Saturday, November 26, 2011

My husband says I'm obsessed. He's probably right.

I'm back from the First Sunday of Advent, experiencing the revised Roman Catholic liturgy for the first time. My main reaction is frustration that maybe about half the congregation appears even aware of some sort of change. About half are referencing the sheets, holding them in their hands. A few others are, like myself, holding a newsprint missal because no reasonably-priced Catholic publisher has released their offering yet. The rest don't seem to notice that they are no longer saying the right words.

The cantor did not pronounce "eleison" correctly. How could she, when she's so young, she's never heard it sung before1. Again, more frustration because I love a well-done Kyrie. I panicked when we appeared to skip the Gloria, suspecting that the priest thought the changes too much for us! But then I realized omitting it is prescribed during Advent.

Myself, I messed up the Creed, despite holding the missal inches from my face. I was following along, but a rubric appears between a couple of lines in the middle of the text and, as I read that direction silently to myself, I missed following the next line. Instead, I began on auto-pilot, "by the power of the Holy Spirit," before my eyes caught up again with the text.

The changes in the eucharistic prayer appeared even more drastic than they are because my pastor habitually uses one of the two "Reconciliation" prayers during Advent, which aren't very familiar anyway. The priest has always self-edited on the fly, with varying degrees of success, exchanging masculine pronouns for inclusive language wherever necessary. So it's fun to see how he modifies the revised prayer. I've never heard him refer to Mary as "Mother of God," much less now "glorious."2

The so-called "clunky" phraseology characteristic of Latin syntax, in which a prayer's main thought is interrupted almost from the get-go by a subordinate clause, reminds me of the prattle of an excited, tongue-tied child. I'm not sure this is the intended effect.

The disposable, annual missal includes the present pope's name, "Benedict," instead of the customary, generic "N." A first, no doubt.

As I approached for communion, I noticed that my fingertips were dirty from using the inexpensive, newsprint missal. The fresh print had rubbed off. How diligently I had tried to obtain a better quality book for myself before Sunday! I hesitated, then, to receive communion in my hand and so, was struck by the irony of it. "Hadn't traditionalists predicted the new liturgy would move us to a deeper reverence for the eucharist. But for such a reason as this?" I told myself it couldn't be helped.

I'm in the habit of tidying up the choir loft where we sit after everyone leaves. What used to be a quick, simple task has sprawled into something almost out of control, as I separate liturgical cheat sheets from church bulletins mindlessly mixed into the stack. And the presence of loose papers isn't ending anytime soon.

My prediction is the new liturgical words will not promote greater participation, no matter how reverent those words are perceived to be. In fact, reverence is considered pretentious, and Catholic laypeople shun pretense. Instead, as more people realize the old responses won't wash anymore, they'll simply stop responding. They'll close their mouths altogether and not bother learning the new words. So those altar servers better start speaking up!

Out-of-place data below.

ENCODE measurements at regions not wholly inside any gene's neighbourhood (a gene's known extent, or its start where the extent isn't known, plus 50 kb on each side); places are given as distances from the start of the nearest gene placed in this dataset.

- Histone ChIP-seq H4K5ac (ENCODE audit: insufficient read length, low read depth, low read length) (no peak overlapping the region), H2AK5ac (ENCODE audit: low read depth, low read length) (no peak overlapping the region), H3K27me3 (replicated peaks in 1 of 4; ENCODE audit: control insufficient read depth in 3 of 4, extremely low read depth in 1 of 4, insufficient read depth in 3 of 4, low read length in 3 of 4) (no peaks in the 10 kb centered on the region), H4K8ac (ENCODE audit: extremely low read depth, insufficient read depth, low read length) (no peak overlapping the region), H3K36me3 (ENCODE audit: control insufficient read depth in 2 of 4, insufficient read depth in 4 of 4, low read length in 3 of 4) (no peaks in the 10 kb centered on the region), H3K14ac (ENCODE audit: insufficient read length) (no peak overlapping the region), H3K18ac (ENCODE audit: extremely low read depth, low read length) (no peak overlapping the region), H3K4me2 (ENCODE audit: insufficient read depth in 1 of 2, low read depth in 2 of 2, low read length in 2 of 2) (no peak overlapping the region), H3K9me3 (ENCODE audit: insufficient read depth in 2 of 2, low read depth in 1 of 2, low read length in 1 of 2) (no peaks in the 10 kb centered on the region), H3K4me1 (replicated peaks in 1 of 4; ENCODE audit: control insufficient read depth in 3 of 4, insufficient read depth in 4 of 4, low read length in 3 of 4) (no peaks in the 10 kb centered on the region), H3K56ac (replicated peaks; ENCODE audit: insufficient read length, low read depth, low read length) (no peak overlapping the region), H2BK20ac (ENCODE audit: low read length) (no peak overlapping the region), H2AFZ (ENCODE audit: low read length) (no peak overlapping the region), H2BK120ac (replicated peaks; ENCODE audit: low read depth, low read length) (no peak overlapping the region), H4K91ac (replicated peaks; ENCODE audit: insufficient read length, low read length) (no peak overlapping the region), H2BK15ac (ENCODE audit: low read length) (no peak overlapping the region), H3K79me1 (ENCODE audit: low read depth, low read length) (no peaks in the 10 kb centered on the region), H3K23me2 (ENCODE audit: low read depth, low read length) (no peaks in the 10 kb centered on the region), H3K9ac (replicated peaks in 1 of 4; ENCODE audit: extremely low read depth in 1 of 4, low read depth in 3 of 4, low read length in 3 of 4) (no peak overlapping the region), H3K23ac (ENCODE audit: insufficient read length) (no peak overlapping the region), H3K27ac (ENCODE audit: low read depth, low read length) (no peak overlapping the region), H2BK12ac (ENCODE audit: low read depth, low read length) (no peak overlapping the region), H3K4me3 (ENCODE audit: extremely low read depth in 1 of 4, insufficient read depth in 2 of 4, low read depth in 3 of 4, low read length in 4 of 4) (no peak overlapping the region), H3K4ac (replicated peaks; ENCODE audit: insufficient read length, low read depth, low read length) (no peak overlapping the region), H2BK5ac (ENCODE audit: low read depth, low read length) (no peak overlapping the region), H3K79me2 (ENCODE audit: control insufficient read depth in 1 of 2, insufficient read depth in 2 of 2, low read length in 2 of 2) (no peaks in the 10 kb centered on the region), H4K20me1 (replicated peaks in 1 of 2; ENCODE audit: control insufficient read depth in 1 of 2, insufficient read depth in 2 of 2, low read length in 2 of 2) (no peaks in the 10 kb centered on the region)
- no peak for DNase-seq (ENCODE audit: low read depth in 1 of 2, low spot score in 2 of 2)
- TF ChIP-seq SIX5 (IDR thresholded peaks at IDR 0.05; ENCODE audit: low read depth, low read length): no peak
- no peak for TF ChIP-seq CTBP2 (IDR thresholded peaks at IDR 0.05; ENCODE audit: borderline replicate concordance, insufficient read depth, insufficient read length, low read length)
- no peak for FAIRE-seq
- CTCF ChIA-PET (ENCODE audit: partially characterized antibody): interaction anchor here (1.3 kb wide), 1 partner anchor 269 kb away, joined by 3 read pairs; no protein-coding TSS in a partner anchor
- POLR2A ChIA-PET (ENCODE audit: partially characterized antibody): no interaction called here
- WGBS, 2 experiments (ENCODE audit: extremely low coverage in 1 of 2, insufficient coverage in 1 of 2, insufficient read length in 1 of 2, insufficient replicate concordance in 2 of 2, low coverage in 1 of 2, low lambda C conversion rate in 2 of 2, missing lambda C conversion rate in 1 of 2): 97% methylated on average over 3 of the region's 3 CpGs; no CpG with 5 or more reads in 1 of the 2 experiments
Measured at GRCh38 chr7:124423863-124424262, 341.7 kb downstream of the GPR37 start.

UPDATED 12/9/2011: I've attended now five of these new liturgies, three Sundays, one weekday and the Immaculate Conception holy day. We've managed to say the Creed only once, on that first Sunday of Advent. On the second Sunday, a prolonged homily addressed to the confirmandi caused the Creed to be omitted. It was skipped at the weekday service, of course and, inexplicably, at the solemnity. I expect the Creed will not be routinely omitted, as it was, I recall, at St. Anselm's in Wayside under Fr. Bob.

At Bible study last night, a friend asked me what "prevenient" means. I told him. He said the word appeared in the offertory prayers for the Immaculate Conception liturgy and even the priest stumbled over the word. I don't actually remember hearing the word myself. My friend had gone home and looked up the word in the dictionary, having never heard it before and was surprised I knew the word. I told him "pre" means "before" and "venient" means "coming," like "vent" in "Advent." I know the word simply from having studied Wesleyanism ("prevenient grace" - Wiki).

1 I've been again since and she's been corrected by someone, singing it properly now.
2 However, at the Immaculate Conception liturgy - he struggles the most on the Marian holy days - he acknowledged Mary's intercession on our behalf.

Comparison of Immaculate Conception prayers
Click to enlarge

Tuesday, November 22, 2011

Neither of my regular Bible studies were meeting today so I stopped by the Presbyterian church in town for their mid-morning study with the pastor. I had been reminded of it on Sunday morning when I attended their worship in anticipation of the evening ecumenical prayer service. I'm quite sure I did exactly the same trifecta last year at this time.

It's a comfortable group, only one person I didn't recognize from last time. The first 30 minutes was spent in chit-chat and housekeeping, especially transferring the money collected at the ecumenical prayer service to the one who would purchase the food cards.